Dr. Putt would argue that aiming needs to be more precise in putting than in the full swing. Simple geometry bears this out. A one degree error in the path of the swing in a 100 yard wedge shot yields a 1.2 yard error in where the ball lands. That is still a very acceptable shot, to say the least. However, on a 10 foot putt a one degree error yields a 2.09 inch error. The golf hole is 4.25 inches in diameter, which allows a maximum error of 2.125 inches on either side of the center of the hole. Our 10 foot putt may fall in the side of the hole if it is not moving too fast. At 11 or 12 feet you will most likely miss. The point is that small errors are less acceptable in putting than they are in a full swing. So counting on your right palm to precisely aim, as the Natural Golf Company advocates, may not be good enough in putting. Moreover, concentrating on the right hand encourages a swing that is dominated by the small muscles in the hands. These are the muscles that are most prone to error when under pressure.
Perhaps one should consider how one naturally aims when one needs to be precise. How does one aim a pool cue stick? How does one aim a firearm? How does one aim a free throw in basketball? When in need of precision, one does not stand to the side and aim with the palm of the hand. One stands behind the target and points: with the cue stick in pool, with the gun barrel in target shooting, and with the index finger in basketball (on the follow-through the player is supposed to visually put his index finger in the basket). Harvey Penick advised that we aim from the rear. So aiming from the rear is the natural way of precisely aiming.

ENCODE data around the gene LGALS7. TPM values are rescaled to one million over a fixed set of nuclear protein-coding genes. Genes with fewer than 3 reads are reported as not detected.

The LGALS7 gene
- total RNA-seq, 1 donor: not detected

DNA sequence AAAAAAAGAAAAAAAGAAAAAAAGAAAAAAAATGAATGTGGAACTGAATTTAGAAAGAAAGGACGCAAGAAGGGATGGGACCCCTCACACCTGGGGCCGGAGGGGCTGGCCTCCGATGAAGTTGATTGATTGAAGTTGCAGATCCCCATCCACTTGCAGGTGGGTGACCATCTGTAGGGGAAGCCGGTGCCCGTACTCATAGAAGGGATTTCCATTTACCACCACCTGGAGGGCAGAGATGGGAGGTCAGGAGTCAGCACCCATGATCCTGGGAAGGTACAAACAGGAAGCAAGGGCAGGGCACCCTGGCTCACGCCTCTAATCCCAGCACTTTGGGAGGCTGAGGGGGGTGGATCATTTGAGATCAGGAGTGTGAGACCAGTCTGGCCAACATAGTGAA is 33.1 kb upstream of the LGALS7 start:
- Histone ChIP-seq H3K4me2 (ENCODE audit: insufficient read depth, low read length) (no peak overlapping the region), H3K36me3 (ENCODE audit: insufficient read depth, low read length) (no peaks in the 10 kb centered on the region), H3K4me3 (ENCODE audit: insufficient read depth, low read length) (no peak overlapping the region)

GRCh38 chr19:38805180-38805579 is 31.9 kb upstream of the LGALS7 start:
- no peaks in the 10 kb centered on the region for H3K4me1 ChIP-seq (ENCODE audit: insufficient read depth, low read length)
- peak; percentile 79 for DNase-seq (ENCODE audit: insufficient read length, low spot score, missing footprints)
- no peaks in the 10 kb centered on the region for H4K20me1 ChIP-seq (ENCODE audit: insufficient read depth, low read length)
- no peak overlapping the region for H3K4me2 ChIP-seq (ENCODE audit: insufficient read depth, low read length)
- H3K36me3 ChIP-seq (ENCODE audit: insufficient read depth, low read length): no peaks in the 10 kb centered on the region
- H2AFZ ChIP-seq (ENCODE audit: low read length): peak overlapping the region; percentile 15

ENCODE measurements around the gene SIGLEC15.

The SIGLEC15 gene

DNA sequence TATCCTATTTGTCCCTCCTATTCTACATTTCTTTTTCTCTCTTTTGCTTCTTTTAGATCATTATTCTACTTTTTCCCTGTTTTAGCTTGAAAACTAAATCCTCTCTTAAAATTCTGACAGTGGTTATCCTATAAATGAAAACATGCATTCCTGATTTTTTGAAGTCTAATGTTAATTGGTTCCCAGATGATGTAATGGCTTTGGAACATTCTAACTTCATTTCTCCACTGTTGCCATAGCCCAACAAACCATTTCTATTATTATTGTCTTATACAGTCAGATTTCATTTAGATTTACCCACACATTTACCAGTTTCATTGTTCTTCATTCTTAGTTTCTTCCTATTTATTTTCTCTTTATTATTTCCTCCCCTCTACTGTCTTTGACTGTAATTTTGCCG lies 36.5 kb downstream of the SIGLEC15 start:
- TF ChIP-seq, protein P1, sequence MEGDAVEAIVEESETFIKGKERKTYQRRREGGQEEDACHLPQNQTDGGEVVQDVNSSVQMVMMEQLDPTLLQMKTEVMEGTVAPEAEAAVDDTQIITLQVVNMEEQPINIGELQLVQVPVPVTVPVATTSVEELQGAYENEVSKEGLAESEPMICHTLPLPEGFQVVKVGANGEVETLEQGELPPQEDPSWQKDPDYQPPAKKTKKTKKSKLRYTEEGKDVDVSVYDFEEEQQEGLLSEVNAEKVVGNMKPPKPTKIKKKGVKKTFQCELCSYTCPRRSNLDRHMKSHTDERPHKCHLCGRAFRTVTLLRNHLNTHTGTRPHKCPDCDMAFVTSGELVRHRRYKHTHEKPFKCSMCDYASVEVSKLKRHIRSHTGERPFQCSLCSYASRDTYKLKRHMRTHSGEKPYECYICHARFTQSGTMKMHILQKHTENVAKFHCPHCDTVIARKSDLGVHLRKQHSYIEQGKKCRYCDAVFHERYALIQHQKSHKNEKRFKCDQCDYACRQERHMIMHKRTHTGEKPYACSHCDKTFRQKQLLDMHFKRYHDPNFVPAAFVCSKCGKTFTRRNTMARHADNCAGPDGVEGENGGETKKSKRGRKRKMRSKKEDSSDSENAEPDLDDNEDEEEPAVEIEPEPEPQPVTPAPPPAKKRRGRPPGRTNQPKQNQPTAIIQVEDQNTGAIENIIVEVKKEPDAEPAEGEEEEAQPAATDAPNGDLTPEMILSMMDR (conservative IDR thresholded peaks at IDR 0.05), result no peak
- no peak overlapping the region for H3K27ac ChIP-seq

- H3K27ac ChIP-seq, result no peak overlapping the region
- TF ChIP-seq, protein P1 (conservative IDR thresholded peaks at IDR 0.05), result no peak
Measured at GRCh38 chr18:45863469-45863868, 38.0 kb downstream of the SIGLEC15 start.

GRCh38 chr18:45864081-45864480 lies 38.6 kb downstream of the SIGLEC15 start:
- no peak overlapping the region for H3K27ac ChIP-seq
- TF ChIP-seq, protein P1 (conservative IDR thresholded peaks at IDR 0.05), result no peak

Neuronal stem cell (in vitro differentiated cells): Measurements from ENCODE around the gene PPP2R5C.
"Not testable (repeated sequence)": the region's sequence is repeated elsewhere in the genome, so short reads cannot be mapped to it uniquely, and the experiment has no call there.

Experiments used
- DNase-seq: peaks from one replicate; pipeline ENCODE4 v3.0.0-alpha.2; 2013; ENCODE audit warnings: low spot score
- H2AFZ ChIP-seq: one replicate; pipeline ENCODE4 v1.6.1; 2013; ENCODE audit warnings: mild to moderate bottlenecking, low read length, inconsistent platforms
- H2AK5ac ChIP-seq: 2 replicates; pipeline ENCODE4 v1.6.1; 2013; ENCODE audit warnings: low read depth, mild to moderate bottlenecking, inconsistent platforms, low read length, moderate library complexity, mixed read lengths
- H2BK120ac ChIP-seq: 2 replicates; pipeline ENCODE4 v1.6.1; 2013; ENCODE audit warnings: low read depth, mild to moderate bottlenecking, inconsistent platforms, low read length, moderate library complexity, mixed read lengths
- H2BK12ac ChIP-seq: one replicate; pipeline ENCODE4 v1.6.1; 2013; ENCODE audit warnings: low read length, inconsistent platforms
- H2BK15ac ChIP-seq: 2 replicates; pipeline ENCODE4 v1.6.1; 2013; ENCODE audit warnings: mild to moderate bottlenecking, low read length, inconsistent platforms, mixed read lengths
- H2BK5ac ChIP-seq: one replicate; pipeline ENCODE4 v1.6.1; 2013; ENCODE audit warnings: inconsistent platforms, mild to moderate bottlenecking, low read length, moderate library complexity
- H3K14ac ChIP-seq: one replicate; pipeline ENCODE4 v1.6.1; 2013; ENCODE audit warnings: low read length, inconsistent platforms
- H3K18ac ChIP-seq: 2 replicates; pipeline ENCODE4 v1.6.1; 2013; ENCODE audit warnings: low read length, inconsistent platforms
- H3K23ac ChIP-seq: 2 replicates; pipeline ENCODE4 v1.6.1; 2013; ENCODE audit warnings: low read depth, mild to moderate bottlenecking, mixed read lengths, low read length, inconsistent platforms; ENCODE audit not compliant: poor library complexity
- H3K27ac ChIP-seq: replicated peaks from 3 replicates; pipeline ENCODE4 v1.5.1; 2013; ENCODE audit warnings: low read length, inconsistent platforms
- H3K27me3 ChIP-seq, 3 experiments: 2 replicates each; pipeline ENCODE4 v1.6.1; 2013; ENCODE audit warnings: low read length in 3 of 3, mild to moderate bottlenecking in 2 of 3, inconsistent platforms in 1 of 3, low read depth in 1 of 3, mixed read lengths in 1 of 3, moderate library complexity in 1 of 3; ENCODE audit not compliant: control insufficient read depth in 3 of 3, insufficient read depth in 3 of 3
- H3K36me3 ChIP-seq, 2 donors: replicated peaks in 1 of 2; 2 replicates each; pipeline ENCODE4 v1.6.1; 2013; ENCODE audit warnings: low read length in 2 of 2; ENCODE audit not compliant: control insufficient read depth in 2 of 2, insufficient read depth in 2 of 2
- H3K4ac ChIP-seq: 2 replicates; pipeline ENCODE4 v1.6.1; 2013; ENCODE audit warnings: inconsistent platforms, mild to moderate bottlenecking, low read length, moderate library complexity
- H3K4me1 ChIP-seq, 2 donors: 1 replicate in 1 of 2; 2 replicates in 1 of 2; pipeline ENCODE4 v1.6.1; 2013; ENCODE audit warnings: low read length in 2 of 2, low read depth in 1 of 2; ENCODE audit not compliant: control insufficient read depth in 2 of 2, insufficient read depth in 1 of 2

Dr. Putt would argue that the EOB method and grip is closer to the principles of natural golf than the method proposed by the Natural Golf Company. The EOB 5 step method aligns the putter face to the ball while standing behind the ball. It connects three dots, the hole (or secondary target on breaking putts), the ball, and the EOB sphere. It places the putter head a little farther behind the ball than conventional putting (just as natural golf places the club head somewhat behind the ball). It places the player's head slightly behind the ball at address. This head placement is easier if one employs the EOB putting grip, which truly makes the putter shaft an extension of the left arm (for right handed players) and also has opposing palms with the right palm facing the target. You also get the sighting benefits of having ones eyes directly over the line of the putt, something nearly all teachers advocate. The Natural Golf Company advocates this as well, but the putter they sell has no way of helping you accomplish this.
So, dear reader, if you are interested in the natural golf method, by all means give it a try. Dr. Putt is confident that you will like the results if you make a little time investment and overcome feelings self-consciousness in looking unorthadox on the first tee. But you should also consider the EOB system, which in Dr. Putt's humble opinion, is a more natural way of putting than the Natural Golf putting method. It is also far cheaper! Enough plugs for one letter.